by Carter Smith & Rick Hennessey

On October 2nd, the SBA provided guidance that streamlined and cleared up the process for lenders and business owners who are trying to close M&A transactions.

Earlier in the year, it was determined that as well as lender consent, SBA consent was required for a change in control transactions for businesses with PPP loans still outstanding. This was based on the fact that PPP loans fall under the SBA’s 7(a) loan program, and that the 7(a) rules would equally apply to PPP loans. This seemed to work well in the early history of the PPP loan program (as an example, the SBA provided written acknowledgment in less than a week for one of ButcherJoseph’s M&A advisory clients). By the fall, however, industry reporting indicated that the SBA was now taking months, not weeks, for consent review.  

As a result of the new guidance, proscribed actions are as follows: 

  • For businesses that still have fully satisfied their PPP loan (i.e. repaid the loan in full or completed the loan forgiveness process and the SBA has remit funds to the PPP lender) there are no restrictions on a change of ownership.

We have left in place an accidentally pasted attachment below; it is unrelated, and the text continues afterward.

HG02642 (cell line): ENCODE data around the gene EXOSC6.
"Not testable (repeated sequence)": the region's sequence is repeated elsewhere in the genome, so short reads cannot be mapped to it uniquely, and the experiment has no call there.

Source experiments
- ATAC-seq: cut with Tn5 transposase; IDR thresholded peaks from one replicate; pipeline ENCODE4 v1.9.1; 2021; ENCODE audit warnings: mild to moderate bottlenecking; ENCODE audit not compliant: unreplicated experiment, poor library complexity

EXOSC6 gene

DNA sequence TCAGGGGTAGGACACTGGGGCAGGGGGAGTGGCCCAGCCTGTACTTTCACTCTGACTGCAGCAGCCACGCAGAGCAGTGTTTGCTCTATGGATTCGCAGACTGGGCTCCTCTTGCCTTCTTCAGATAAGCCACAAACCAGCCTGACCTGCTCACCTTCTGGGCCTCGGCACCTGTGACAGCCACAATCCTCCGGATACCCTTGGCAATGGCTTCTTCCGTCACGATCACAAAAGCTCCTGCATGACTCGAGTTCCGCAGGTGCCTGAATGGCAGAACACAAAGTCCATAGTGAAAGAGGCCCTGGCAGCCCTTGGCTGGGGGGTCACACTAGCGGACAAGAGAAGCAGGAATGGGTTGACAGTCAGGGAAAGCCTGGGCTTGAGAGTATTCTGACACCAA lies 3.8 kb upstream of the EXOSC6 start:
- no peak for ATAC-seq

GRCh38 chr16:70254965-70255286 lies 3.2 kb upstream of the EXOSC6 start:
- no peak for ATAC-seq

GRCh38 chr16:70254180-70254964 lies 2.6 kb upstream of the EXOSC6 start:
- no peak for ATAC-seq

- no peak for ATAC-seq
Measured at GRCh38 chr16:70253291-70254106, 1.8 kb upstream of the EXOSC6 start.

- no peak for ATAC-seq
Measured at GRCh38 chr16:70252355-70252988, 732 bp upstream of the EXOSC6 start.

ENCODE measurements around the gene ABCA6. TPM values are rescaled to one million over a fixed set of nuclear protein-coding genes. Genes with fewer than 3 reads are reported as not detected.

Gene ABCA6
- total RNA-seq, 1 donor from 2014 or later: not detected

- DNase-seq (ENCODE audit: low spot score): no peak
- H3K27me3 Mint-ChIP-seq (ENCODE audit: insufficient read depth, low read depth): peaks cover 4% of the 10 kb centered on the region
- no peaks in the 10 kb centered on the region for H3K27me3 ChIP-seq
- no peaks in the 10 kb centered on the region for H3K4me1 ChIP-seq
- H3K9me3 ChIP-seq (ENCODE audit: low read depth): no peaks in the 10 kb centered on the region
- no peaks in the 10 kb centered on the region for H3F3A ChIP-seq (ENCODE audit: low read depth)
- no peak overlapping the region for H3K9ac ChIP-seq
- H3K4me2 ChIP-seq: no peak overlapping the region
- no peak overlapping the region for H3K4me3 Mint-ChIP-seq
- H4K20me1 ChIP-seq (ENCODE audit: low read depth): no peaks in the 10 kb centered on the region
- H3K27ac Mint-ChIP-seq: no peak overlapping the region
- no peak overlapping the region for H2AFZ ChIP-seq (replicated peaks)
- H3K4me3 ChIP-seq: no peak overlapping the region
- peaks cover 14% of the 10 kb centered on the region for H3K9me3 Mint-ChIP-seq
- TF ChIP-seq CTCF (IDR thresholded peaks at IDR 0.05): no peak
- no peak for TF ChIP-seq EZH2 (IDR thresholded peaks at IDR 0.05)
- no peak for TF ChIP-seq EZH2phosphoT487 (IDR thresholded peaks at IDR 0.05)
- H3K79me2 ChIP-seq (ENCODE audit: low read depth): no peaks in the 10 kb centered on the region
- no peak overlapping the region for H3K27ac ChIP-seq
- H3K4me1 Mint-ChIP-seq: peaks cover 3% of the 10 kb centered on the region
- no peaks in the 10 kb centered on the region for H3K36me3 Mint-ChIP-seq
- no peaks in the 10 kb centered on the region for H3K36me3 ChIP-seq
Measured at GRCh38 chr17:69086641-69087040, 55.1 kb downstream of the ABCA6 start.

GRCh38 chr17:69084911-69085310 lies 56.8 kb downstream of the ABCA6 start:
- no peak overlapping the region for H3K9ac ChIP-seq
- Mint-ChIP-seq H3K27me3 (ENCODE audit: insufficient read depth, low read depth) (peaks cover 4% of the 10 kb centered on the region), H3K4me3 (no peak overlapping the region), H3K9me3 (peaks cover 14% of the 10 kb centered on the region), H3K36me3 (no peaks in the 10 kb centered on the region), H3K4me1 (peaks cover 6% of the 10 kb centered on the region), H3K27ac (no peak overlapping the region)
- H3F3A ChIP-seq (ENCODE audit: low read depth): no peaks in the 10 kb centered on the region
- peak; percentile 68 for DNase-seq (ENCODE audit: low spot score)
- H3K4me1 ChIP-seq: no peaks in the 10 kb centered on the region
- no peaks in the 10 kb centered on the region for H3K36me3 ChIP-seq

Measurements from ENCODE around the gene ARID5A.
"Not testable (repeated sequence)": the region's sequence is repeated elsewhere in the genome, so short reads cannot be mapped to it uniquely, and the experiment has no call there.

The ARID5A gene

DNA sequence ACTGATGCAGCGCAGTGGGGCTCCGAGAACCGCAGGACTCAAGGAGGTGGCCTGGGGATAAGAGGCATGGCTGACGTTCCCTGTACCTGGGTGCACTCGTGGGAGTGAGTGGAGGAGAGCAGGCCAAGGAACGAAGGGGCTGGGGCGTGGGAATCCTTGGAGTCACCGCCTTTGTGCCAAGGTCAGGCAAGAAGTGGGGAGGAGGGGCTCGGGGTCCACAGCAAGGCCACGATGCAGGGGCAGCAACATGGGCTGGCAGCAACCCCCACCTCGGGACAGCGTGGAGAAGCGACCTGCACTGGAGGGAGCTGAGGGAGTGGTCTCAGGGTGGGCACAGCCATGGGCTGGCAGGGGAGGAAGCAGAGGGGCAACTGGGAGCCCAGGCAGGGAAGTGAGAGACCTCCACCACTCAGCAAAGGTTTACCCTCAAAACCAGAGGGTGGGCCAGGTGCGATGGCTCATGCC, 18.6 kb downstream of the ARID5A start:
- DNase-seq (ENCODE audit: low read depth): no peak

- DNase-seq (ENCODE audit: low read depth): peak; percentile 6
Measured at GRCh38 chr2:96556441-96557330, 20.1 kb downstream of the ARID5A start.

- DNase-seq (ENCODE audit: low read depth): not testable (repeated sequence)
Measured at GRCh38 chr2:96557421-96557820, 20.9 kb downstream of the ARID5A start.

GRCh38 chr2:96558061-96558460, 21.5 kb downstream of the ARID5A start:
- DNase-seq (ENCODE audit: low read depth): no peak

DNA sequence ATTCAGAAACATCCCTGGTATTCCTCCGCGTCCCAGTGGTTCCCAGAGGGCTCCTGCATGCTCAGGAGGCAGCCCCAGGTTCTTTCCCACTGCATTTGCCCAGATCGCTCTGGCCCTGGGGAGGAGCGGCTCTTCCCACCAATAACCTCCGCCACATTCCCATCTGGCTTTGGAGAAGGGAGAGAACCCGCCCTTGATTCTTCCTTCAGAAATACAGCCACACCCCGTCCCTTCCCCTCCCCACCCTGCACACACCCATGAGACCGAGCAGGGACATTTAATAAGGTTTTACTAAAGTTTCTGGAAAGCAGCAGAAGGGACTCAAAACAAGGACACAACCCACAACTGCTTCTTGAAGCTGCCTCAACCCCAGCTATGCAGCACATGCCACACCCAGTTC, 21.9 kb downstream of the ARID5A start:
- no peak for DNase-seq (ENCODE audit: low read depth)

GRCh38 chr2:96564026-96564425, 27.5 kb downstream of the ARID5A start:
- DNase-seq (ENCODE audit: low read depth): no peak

• For businesses that have not fully satisfied their PPP loan before closing, change of ownership transactions do not require SBA consent if:
    • 50% or less of the business is being sold or transferred, or
    • The PPP borrower has satisfied the conditions for forgiveness (payroll costs accounting for 60% or more of the forgiveness amount), has submitted a forgiveness application together with any required supporting documents to the PPP lender, and has set up an escrow account with the PPP lender with funds equal to the outstanding balance of the PPP loan. After the forgiveness process (including any appeal of SBA’s decision) is completed, the escrow funds must be disbursed first to repay any remaining PPP loan balance plus interest (to the extent not fully forgiven).

If 50% or less of the assets of the business are being sold, an escrow will need to be set up as well.

Post-transaction, the business will remain subject to all obligations under the PPP loan. As you may expect, if the new owner(s) use PPP funds for unauthorized purposes, SBA will have recourse against the owner(s) for the unauthorized use.

Business owners with PPP loans are now in a much better position, and we at ButcherJoseph are ready to help you navigate SBA loans in a sea of change.

Carter Smith and Rick Hennessey are Vice Presidents at ButcherJoseph & Co. and have extensive experience advising clients on mergers and acquisitions, recapitalizations, and leveraged ESOP buyout transactions.